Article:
$5M grant aimed at reversing 'crisis on our roadways'

As concerns mount over a post-pandemic spike in crashes, the Chicago region this week received a $5 million grant aimed at making streets safer for pedestrians and cyclists.

The funding, which includes $3.9 million from the federal government, will jump-start localized plans for counties that identify safety issues and offer solutions.

The program is dubbed the Safe Travel for All Roadmap and "will be transformative for the safety of everyone in our region, especially our most vulnerable travelers," Chicago Metropolitan Agency for Planning Executive Director Erin Aleman said in a statement.

"We look forward to working with our partners to make critical improvements in our communities and save lives."

The effort dovetails with a U.S. Department of Transportation push to reverse what Secretary Pete Buttigieg called a "national crisis on our roadways."

Nationwide, traffic deaths had decreased steadily until the pandemic reversed that trend, with an estimated 42,915 people perishing in 2021, the DOT reported.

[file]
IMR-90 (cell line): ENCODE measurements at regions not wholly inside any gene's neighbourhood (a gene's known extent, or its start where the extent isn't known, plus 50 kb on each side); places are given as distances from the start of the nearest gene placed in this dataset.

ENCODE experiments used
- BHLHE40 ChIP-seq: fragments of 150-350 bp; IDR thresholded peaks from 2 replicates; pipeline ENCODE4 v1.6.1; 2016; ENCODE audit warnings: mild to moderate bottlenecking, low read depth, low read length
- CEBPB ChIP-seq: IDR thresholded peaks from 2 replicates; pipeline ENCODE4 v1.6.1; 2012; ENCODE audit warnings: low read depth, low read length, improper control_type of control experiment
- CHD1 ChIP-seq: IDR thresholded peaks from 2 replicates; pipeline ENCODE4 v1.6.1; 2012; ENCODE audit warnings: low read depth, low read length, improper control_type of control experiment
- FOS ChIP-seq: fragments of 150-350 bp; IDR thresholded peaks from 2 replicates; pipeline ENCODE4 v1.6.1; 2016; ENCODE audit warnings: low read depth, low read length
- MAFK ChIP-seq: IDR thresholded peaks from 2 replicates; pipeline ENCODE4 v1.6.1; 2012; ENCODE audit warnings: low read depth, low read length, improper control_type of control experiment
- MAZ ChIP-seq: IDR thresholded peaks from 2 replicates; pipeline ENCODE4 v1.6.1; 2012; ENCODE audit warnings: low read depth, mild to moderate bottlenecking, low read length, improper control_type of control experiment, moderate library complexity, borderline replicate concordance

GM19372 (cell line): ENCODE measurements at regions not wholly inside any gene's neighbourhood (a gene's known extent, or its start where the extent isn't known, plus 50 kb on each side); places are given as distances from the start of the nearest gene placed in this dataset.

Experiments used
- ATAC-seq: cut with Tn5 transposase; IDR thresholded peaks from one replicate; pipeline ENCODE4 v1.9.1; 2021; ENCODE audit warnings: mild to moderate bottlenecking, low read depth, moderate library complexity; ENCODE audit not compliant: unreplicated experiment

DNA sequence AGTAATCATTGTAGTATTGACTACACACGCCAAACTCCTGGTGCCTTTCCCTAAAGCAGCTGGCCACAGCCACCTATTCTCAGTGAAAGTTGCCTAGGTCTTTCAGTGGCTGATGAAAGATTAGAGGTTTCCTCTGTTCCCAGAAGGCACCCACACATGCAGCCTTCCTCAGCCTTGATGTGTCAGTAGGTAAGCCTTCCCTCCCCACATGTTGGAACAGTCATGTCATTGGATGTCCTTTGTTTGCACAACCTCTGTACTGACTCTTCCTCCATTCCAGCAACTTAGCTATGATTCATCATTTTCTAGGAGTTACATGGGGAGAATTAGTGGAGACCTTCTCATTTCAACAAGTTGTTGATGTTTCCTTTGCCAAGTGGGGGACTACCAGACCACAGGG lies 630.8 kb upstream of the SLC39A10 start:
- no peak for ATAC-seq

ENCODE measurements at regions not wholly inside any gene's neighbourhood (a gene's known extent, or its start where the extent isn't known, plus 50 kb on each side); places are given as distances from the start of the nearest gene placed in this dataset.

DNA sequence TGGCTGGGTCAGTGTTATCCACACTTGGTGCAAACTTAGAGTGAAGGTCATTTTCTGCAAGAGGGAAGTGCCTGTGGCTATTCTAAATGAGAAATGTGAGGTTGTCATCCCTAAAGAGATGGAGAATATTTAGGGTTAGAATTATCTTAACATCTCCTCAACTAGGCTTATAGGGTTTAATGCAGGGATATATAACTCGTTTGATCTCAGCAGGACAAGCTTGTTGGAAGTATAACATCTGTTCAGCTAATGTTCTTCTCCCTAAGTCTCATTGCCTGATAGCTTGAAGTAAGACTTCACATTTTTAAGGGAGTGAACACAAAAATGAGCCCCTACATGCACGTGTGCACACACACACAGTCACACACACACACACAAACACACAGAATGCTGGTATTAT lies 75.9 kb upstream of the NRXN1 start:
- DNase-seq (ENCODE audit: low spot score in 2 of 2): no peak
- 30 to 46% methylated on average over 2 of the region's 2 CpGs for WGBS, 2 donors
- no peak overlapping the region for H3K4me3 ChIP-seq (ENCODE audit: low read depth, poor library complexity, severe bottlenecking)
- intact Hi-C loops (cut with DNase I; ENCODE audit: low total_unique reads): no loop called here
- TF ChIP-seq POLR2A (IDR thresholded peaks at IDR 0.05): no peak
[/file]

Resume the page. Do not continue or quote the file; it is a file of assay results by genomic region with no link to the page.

In Illinois, 1,010 people died in traffic crashes in 2019, Illinois Department of Transportation data showed. That rose to 1,196 in 2020 despite a travel decline related to COVID-19. In 2021 and 2022, fatalities reached 1,334 and 1,269, respectively.

Buttigieg on Friday issued a Roadway Safety Call to Action to states, local governments, businesses and advocacy groups to help save lives.

What does that entail? Here are some examples:

• 3M is working with road departments on reflective signage and lane markings to make hazardous curves safer and bike lanes more visible.

• The League of American Bicyclists is providing advice to municipalities and others on reducing road hazards to cyclists.

• UPS has pledged to install automatic emergency braking systems on a segment of new trucks it buys.

Close to home, CMAP said the grant will pay for technical assistance to help Cook and the collar counties each create a unique safety action plan.

Ideas could range from connecting walking and biking trails to changing speeds on high-crash roads.

As of Friday, IDOT reported 60 crashes that killed 67 people. Of those, 27 were in Cook County.

CMAP applied for the grant along with IDOT. The state will contribute $434,000, and Cook, DuPage, Kane, Lake, McHenry and Will counties collectively will provide $540,000 in matching funds.

To learn more, go to

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